In 2012, the idea of Karma Cola was born in New Zealand but the product itself was born in Western Africa. After discovering that most major cola brands didn’t include cola nuts in their products, Simon Coley, Chris and Matt Morrison set about changing this. They ordered five kilograms of cola straight to their New Zealand home, and over 100 recipes later they perfected their product…an amazing tasting, organic and fair trade cola. From the sourcing to the marketing, the boys wanted to conduct a transparent and honest business model, allowing customers to know everything and anything about the product they’re about to consume.
Their commitment to Fairtrade is one reason why we’re such big fans. Simon, co-founder, describes the business’ ethical stance; “We believe good design and good business is about more than looking good and making money, even though both of these help. It’s about doing good too”. With the world consuming more than a million colas a minute there is undoubtedly a huge market out there, and undoubtedly fierce competition!
Giving back to the people who make their product is their core business value, the Karma Cola foundation was set up to ensure that the people who make the product are getting something back from the people who drink it. As well as giving cola farmers, and their families, independence through trade and supporting projects for them to develop sustainable infrastructure and education, they also give back three pence of every bottle sold to the individuals that grew the cola. Which in a world so focused on maximising profits this comes as a refreshing reminder that you can still thrive with strong corporate social responsibilities in place – a lesson to all of us!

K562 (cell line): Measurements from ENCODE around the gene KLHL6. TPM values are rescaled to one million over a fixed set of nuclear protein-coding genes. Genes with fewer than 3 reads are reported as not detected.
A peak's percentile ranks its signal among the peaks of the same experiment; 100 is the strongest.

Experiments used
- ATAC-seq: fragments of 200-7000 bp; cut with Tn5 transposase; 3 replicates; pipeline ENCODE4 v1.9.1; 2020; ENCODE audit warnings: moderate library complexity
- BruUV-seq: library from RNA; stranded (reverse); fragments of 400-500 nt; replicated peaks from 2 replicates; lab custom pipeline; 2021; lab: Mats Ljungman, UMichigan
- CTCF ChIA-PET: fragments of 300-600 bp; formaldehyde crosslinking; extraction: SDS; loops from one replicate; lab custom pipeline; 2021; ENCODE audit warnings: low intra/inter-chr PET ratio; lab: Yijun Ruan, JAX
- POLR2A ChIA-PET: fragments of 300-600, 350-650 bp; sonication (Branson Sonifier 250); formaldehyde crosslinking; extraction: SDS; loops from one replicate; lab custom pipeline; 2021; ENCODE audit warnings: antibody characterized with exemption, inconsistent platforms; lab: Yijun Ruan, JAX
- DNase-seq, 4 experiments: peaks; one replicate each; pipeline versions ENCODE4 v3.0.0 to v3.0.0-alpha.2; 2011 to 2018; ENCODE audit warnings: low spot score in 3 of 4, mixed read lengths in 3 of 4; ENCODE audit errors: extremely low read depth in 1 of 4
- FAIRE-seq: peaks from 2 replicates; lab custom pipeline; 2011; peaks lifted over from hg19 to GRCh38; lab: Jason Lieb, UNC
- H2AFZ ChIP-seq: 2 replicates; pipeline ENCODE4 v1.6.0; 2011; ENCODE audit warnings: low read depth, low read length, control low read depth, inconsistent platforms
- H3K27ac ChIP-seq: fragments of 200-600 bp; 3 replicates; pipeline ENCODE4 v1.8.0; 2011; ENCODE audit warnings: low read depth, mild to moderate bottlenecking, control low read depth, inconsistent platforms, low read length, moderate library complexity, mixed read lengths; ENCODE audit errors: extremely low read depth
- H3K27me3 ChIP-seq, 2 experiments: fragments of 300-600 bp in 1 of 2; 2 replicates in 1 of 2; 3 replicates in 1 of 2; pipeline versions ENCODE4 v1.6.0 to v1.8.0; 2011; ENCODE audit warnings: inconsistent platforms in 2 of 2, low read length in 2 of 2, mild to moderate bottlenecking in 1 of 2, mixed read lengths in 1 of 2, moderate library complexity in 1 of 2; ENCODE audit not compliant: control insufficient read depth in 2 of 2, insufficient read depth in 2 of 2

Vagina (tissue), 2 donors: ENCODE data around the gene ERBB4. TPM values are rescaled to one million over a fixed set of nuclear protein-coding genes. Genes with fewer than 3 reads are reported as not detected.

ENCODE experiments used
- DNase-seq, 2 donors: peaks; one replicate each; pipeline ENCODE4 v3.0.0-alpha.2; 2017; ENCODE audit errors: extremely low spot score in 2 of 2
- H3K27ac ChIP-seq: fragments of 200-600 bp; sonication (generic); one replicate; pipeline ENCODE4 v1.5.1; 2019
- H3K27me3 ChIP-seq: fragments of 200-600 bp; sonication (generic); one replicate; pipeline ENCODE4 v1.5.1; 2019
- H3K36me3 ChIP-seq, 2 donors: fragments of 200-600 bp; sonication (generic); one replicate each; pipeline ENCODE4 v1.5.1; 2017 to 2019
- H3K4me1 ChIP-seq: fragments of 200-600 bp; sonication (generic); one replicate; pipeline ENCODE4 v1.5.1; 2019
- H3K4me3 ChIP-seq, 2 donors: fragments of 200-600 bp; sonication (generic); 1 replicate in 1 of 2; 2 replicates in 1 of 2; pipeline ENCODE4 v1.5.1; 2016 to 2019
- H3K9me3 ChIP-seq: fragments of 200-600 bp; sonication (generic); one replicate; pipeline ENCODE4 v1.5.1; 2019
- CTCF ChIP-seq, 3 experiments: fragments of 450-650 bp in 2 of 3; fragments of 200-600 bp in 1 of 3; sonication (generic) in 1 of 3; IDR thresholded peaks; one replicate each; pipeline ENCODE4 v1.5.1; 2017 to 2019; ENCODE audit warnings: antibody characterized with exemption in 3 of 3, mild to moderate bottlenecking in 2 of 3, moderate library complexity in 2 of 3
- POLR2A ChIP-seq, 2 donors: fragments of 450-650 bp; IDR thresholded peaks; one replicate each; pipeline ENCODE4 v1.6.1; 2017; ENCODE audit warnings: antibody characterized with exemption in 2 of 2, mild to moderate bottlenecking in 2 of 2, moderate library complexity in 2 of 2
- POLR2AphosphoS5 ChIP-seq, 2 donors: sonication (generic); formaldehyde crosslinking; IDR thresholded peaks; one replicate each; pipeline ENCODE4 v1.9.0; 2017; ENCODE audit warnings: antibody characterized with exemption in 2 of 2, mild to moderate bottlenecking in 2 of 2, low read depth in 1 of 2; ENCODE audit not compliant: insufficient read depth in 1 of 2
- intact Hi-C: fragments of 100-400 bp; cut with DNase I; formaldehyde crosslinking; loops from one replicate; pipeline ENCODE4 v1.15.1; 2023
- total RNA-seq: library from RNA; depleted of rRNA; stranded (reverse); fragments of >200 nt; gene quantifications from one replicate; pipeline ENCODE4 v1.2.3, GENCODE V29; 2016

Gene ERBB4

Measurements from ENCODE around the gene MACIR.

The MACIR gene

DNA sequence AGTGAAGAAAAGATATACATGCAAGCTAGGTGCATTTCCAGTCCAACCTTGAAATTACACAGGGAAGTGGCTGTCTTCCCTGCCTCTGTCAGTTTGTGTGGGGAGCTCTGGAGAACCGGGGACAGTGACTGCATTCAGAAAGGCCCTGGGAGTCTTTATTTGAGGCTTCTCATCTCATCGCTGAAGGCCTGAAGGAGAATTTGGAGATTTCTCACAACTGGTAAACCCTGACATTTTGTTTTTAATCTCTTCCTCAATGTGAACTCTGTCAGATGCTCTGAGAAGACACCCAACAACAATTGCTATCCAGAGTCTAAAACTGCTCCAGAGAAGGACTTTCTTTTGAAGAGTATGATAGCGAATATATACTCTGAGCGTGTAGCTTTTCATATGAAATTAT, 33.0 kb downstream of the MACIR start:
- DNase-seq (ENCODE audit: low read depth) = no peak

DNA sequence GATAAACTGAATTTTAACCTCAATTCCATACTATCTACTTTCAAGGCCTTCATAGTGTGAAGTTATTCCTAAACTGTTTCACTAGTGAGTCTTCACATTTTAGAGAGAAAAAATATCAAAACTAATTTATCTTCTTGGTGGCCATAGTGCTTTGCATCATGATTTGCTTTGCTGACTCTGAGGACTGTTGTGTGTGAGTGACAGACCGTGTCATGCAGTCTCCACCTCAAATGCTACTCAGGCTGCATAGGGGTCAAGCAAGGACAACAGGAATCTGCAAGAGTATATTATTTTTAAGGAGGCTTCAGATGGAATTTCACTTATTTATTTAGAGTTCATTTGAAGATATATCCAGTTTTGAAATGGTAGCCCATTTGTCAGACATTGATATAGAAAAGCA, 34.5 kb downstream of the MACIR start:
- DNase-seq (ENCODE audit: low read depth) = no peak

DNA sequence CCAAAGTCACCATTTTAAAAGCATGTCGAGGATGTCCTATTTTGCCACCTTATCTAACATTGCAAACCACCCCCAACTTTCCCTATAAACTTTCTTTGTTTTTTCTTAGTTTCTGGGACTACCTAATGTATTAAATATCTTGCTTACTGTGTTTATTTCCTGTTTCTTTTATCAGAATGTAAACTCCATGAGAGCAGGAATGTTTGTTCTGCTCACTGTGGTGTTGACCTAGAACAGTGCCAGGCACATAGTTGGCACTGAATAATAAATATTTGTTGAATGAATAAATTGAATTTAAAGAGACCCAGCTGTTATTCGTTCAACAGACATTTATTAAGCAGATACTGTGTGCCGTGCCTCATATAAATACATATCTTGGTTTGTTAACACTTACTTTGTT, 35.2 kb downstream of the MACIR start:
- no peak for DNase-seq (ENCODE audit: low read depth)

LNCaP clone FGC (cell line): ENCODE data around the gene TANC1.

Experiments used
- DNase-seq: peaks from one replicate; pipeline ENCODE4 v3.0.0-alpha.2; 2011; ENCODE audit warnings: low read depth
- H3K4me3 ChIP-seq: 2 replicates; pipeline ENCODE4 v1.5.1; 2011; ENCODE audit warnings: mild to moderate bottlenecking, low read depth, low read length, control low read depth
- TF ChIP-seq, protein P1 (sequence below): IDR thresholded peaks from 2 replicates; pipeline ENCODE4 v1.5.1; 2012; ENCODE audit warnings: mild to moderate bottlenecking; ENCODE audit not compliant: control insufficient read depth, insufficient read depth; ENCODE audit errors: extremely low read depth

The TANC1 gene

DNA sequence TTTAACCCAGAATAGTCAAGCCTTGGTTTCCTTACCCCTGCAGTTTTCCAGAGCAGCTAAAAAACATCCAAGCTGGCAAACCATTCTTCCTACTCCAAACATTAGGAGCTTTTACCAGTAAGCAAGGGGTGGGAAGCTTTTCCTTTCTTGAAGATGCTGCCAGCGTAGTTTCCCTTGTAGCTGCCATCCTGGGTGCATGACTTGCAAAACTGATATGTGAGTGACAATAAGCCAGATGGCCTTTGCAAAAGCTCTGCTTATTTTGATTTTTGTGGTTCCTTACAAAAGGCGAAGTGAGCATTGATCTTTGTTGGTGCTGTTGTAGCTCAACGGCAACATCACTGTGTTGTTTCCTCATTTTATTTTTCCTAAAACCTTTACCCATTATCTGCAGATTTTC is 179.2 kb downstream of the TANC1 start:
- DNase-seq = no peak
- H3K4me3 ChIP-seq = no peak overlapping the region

Intricate illustrations and delicate design are what makes Karma Cola’s product stand out in a saturated market. 3 different flavours, 3 different personalities, Lemmy Lemon, Gingerella and cola inspired by a Mami Wata design. Coley recognized that you have 0.3 of a second to catch someone’s eye, and with that in mind he set out to engage people with their eyes. Coley explains Karma Cola’s use of character mascots and admits a trick he learnt from magazine publishing, “if you have a face on the cover, people have to look at it. The more well-known the face, the more magazines you sell”. Of course, at Goupie we highly identify with this – check out our character pieces to learn about our 17 unique personalities!
As if that wasn’t already, their amazing social content aims to portray their brand narrative along with the product journeys throughout the stages in the supply chain. Their social strategy once again comes as a pleasant reminder that success doesn’t only comes from traditional paid forms of media. Karma Cola’s Instagram consists of snippets of life taken from within their foundation, it’s hard not to crack a smile when scrolling through the images of happy children and dancing drummers. They truly do capture your heart from the get go, take a look for yourself (@karmacolauk), although be careful. You may fall in love.
We think Karma Cola is a great example of how little changes in the supply chain can turn something as commercial as a fizzy drink to a force for good. As the name suggests what goes around comes around…